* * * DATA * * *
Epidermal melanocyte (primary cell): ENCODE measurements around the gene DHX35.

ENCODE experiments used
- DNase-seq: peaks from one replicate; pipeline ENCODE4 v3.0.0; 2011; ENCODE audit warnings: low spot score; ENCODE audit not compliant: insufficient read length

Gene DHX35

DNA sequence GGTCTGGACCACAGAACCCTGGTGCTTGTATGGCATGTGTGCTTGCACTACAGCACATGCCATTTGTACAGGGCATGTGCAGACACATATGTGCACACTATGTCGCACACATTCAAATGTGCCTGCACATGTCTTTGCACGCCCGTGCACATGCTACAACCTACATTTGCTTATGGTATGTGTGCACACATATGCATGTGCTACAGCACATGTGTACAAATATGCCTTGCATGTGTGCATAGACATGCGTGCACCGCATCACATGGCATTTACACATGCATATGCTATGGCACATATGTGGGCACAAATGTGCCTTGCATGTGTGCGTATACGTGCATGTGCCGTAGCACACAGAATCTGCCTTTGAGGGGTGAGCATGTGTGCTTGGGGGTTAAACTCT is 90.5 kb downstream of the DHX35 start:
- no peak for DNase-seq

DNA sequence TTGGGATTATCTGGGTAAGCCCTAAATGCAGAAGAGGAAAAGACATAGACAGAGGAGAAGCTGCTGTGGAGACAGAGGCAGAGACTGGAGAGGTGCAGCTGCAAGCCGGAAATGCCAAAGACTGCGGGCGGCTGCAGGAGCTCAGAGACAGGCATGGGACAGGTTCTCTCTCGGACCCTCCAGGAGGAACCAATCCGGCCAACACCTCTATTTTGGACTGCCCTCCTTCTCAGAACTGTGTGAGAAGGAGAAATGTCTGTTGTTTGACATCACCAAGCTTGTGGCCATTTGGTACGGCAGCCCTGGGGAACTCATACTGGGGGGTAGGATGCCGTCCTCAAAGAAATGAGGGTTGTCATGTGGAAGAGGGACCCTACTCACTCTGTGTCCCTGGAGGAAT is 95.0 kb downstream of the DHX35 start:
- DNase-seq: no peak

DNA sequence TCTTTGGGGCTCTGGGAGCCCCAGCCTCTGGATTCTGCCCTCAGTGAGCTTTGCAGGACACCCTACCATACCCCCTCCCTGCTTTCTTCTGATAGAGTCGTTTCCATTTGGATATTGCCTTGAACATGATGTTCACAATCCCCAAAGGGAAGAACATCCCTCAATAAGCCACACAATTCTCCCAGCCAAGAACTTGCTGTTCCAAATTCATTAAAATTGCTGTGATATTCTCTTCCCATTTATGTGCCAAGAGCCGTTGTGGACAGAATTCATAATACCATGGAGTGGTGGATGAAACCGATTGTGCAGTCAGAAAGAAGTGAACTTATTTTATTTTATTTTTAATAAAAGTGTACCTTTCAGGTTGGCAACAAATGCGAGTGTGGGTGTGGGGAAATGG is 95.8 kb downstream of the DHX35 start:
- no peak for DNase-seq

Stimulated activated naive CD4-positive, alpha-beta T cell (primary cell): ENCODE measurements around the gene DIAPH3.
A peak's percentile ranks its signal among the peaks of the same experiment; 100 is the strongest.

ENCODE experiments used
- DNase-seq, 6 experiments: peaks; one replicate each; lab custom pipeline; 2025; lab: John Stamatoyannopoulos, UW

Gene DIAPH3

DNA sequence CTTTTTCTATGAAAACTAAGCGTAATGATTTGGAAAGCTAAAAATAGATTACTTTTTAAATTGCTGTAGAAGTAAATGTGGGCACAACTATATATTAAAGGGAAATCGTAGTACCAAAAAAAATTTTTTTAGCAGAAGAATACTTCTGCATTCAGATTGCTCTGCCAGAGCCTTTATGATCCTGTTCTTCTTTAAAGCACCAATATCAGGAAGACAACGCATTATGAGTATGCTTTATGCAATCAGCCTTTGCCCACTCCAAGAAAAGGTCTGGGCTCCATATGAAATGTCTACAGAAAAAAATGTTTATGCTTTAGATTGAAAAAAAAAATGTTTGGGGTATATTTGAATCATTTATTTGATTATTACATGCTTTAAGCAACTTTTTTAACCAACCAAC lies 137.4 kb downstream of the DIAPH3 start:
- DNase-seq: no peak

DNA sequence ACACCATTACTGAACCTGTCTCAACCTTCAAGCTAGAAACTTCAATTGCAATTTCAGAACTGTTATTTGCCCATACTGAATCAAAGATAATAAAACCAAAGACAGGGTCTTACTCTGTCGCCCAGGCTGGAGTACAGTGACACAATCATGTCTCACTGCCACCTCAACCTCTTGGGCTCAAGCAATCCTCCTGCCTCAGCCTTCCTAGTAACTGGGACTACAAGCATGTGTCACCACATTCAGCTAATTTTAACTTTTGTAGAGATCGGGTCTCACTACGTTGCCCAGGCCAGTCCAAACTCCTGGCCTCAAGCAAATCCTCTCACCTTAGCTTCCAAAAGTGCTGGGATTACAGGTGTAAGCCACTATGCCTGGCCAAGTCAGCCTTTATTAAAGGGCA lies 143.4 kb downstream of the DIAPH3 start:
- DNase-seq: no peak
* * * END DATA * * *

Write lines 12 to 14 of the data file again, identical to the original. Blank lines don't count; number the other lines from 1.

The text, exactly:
A peak's percentile ranks its signal among the peaks of the same experiment; 100 is the strongest.

ENCODE experiments used
- DNase-seq, 6 experiments: peaks; one replicate each; lab custom pipeline; 2025; lab: John Stamatoyannopoulos, UW